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Area Manager vs. district manager: What Are the Differences?

Learn about the two careers and review some of the similarities and differences between them.

In the business world, there are many different types of management positions. Two common roles are that of an area manager and a district manager. Though both positions are in management, there are several key differences between them.

In this article, we discuss the differences between an area manager and a district manager, and we provide tips for those interested in pursuing a career in management.

What is an Area Manager?

An Area Manager is responsible for a specific geographical area within a company. They oversee the operations of all the company’s locations within that area. Area Managers develop strategies to improve efficiency and profitability. They also create plans to increase sales and market share. They monitor the performance of each location and provide feedback to managers. Area Managers also resolve conflicts between locations. They work closely with the district managers to ensure that all locations are meeting company standards.

What is a District Manager?

A district manager is a high-level manager who oversees a group of stores or locations within a larger company. The district manager is responsible for ensuring that the stores under their supervision are meeting sales goals and running smoothly. They develop strategies to increase sales and profitability, and they may also be responsible for training and coaching store managers and other employees. District managers typically work in the retail or hospitality industry, and they may be responsible for stores in a specific region or area.

Area Manager vs. District Manager

Here are the main differences between an area manager and a district manager.

Job Duties

A district manager oversees a specific geographic area for a company and manages the employees within that territory. They’re in charge of ensuring each location operates efficiently, meets goals and complies with company policies. District managers may hire new staff members, train existing employees, oversee budgets and manage scheduling. In contrast, area managers oversee multiple districts within an organization, but they don’t manage every aspect of those districts.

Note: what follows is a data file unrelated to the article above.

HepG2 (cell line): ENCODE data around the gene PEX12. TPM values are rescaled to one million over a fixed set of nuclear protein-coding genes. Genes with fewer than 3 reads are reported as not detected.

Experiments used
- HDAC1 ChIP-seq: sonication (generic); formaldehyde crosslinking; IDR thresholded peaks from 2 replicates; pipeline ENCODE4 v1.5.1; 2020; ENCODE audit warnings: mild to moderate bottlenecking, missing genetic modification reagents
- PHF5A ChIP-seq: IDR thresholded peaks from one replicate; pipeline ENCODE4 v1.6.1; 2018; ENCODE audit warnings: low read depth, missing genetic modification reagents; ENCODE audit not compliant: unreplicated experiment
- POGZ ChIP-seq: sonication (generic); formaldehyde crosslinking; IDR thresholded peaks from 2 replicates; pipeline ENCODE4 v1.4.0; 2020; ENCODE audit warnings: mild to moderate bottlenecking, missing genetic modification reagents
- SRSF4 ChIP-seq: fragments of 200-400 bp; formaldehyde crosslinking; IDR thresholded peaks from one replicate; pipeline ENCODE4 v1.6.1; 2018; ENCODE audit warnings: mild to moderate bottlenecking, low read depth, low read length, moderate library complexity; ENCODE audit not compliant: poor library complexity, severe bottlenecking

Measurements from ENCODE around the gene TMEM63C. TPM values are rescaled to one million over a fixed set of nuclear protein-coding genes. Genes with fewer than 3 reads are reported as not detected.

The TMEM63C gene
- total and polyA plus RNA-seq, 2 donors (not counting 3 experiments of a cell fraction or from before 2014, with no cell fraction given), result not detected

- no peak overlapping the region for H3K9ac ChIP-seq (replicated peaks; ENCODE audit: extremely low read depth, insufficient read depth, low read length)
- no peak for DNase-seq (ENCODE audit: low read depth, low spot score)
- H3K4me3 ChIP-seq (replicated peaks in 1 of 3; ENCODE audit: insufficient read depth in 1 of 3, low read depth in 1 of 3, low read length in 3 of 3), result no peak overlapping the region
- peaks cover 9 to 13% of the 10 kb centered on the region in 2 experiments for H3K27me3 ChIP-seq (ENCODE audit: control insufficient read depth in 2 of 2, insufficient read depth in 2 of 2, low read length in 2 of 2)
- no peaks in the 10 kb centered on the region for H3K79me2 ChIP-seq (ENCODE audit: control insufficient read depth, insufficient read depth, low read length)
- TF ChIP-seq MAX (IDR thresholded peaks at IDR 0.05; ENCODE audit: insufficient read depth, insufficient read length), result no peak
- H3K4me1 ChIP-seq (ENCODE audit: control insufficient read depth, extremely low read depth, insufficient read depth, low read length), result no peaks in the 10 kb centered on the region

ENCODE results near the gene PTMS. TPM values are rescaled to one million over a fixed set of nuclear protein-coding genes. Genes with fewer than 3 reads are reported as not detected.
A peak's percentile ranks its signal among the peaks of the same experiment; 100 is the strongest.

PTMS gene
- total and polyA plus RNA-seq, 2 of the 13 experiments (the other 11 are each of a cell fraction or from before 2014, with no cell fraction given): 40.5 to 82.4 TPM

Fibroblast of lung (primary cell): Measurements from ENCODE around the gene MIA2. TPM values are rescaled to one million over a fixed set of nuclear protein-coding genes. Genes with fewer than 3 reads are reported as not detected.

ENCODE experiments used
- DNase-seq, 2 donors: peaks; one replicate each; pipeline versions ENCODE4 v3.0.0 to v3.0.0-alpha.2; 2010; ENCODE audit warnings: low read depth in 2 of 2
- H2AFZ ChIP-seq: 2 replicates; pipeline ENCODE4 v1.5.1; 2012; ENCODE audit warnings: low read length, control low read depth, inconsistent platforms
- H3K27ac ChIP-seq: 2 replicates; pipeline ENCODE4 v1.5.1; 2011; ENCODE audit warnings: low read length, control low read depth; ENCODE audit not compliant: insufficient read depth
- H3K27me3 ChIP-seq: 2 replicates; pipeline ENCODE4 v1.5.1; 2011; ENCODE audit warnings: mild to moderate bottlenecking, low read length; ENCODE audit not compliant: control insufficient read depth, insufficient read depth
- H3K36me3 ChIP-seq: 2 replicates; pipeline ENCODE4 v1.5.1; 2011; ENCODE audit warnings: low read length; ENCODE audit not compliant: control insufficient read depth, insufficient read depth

For example, suppose a clothing retailer has one district in a major city and another in a suburb. The district manager for the city location might be responsible for ordering inventory, maintaining equipment and hiring and training new staff members. The area manager for this region might monitor these activities, but their duties might focus more on evaluating the performance of this district and reporting to higher-level executives.

Job Requirements

Area managers and district managers typically need a bachelor’s degree in business administration, marketing or another related field. Some employers prefer candidates to have a master’s degree as well, but it is not required for entry-level positions. Additionally, many area managers and district managers pursue certifications through the National Association of Purchasing Management (NAPM) or the Institute of Supply Management (ISM). These organizations offer training programs that teach professionals how to use purchasing software and other tools they might need on the job.

Work Environment

District managers typically work in an office setting, but they may travel to visit their employees and customers. They also spend a lot of time on the phone with clients or vendors. Area managers usually work in an office environment as well, but they often travel to visit their district managers and teams. They may also travel to meet with clients or attend conferences.


There are several similarities in the skills used by area managers and district managers. Both roles require excellent communication skills, as they need to be able to interact with employees, customers and other stakeholders. They also both need to have strong organizational skills to manage their time and resources effectively.

However, there are some differences in the skills needed for these two positions. Area managers tend to focus on more operational tasks, such as overseeing store operations, analyzing sales data and developing strategies to improve performance. As a result, they benefit from having analytical skills and experience working with data. District managers, on the other hand, often focus on more strategic tasks, such as setting goals, developing budgets and evaluating long-term plans. This means that they need to be good at thinking creatively and making decisions.


The average salary for an area manager is $67,336 per year, while the average salary for a district manager is $67,954 per year. Both of these positions may see their salaries vary depending on the size of the company, the location of the job and the level of experience the employee has prior to pursuing either position.


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